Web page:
Balloon World Cup debut instant success

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In other news: world-wide balloon shortage causes eight-year delay for “Up” sequel. Diya Pokharel via Unsplash

The sport we’ve all been training for our entire lives

The first Balloon World Cup just debuted in Barcelona, Spain, with great success among viewers and players across the globe. The event is truly captivating to watch, with suspense at each dive to swat the balloon up and away from the ground. The best competitors gathered from across the globe to partake in the inaugural (yet nostalgic) event.

If you can remember back to the good ol’ days of your childhood, perhaps after a birthday party or a celebration, this event is very similar to the ultimate post-party pastime: don’t let the balloon touch the ground. While we lived in a society with no laws for playing balloon keep up, it is not quite the same for Balloon World Cup competitors. Contestants have two very simple rules: you cannot interrupt the path of your opponent, and you must always swat upwards. Striking the balloon downward is strictly against the rules and will result in a point awarded to your opponent, but just because you cannot strike the balloon downward does not mean that competition is bland. It is truly a game of wits where you can smash it upwards so it bounces off part of the course to hit the ground faster; or swat it in the complete opposite direction to make your opponent dive across room, only to swat it in the opposite direction yet again.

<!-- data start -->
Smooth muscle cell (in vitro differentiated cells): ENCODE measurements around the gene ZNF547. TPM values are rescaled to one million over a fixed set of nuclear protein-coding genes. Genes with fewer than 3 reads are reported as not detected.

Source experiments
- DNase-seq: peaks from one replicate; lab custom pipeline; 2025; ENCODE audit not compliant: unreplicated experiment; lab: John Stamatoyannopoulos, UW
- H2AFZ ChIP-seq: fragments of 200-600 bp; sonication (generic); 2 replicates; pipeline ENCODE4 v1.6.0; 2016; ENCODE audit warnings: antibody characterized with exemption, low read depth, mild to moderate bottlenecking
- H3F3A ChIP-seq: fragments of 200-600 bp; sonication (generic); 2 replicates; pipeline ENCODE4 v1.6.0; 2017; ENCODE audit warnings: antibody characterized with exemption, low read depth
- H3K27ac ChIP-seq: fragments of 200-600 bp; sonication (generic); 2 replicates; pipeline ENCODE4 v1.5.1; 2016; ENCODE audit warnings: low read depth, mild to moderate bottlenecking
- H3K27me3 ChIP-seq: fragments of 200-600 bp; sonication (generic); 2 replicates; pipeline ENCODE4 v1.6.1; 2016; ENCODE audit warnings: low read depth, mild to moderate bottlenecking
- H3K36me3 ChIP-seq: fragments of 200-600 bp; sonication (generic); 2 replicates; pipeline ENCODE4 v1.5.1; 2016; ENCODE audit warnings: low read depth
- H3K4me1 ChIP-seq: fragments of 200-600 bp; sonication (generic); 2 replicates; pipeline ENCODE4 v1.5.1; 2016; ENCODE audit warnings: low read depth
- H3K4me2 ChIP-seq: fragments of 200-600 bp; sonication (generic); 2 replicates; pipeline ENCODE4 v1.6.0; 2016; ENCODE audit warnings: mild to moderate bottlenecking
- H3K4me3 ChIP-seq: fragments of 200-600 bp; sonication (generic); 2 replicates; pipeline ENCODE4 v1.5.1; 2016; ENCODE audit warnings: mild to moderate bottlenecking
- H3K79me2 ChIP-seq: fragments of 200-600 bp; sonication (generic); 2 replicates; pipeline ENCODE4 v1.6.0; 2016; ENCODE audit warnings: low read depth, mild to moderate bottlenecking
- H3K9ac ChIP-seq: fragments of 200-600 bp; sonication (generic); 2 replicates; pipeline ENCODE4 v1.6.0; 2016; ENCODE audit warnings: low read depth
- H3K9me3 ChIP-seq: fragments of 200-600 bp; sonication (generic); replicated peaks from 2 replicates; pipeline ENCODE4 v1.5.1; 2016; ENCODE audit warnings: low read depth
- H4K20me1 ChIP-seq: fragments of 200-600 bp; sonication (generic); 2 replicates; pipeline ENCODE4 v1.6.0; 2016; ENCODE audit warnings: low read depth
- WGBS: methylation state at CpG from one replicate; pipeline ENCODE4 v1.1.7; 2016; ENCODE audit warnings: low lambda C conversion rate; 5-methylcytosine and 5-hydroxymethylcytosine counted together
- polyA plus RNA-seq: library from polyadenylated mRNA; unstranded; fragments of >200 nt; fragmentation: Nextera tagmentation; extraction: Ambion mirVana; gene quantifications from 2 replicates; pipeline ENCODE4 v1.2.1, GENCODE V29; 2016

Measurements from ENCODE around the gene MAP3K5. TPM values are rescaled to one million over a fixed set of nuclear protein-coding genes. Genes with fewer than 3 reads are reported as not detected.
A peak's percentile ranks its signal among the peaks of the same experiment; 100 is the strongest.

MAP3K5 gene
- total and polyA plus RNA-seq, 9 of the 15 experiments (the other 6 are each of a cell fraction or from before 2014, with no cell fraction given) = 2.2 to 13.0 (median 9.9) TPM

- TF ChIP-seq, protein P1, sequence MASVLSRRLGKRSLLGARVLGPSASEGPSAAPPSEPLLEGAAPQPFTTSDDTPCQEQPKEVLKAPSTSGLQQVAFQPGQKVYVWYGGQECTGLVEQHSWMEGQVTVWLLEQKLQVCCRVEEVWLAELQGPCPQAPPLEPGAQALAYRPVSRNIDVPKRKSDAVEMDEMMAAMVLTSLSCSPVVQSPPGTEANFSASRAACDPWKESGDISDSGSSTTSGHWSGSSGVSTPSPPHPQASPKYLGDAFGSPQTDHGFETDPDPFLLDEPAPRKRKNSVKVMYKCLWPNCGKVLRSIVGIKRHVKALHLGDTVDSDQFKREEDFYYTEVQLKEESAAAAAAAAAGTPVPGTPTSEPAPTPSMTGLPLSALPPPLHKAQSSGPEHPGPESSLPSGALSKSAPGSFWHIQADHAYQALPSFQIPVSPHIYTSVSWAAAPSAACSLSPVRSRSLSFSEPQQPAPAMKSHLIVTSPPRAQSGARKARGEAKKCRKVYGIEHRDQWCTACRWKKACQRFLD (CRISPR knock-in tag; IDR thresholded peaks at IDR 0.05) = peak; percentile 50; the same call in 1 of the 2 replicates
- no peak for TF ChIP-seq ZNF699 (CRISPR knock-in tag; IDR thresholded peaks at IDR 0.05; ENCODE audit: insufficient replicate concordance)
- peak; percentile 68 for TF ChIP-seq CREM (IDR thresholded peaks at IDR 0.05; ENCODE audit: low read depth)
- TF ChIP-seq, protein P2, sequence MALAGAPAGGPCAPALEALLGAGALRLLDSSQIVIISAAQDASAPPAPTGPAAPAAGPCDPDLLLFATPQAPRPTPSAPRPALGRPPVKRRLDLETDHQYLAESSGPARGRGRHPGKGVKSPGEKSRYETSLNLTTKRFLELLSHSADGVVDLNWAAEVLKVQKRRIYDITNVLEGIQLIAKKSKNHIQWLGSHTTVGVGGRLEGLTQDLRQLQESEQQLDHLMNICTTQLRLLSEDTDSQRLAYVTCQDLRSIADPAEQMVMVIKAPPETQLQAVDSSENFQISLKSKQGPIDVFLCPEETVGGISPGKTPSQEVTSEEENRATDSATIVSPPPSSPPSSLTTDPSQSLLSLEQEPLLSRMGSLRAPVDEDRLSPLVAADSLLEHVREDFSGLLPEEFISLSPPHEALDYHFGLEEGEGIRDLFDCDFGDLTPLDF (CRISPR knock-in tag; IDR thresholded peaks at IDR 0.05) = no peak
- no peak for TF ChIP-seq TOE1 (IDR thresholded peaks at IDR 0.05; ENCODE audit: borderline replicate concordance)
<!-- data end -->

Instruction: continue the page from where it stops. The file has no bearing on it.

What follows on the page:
The playing field is nothing like you have ever seen in sporting history, but really is a nostalgic and comfortable setting: a living room. The course truly embodies the child-like essence of the event by playing on a course where you can use the furniture to assist your playing. The field is an eight-by-eight meter living room, fully equipped for a keep-away balloon extravaganza – or a small dinner party – with couches, recliners, lamps, side tables, a dining room table, and small car for the finale, because why not?

Matches typically last between two and five minutes, and the winner is declared by who has the most points, which are awarded once the balloon touches the ground. Each point is announced by a referee who blows a whistle signifying that a point has been awarded. Each of the contestants typically wear gym attire so they can move at ease. However, they must wear a helmet for their protection within the course. Hard objects like a dining room table, can result in injury.

The finale to the Balloon World Cup was ultimately given to the Peruvian victor, Francesco De la Cruz, who expertly used the car to his advantage to block his opponent from hitting the balloon. He won 10,000 euros, which is equivalent to roughly $14,335.25 Canadian at the moment. The event was a success overall and an absolute hoot to watch; one can only hope that event organizers return next year to make it even bigger and better and that they can have a live spectator audience in years to come once COVID-19 is under wraps. Furthermore, they could continue with other course settings, such as a fraternity house or home-gym, to really challenge players’ skills in managing different terrain. Maybe a clown making balloon animals could be the half-time show – the possibilities are endless!

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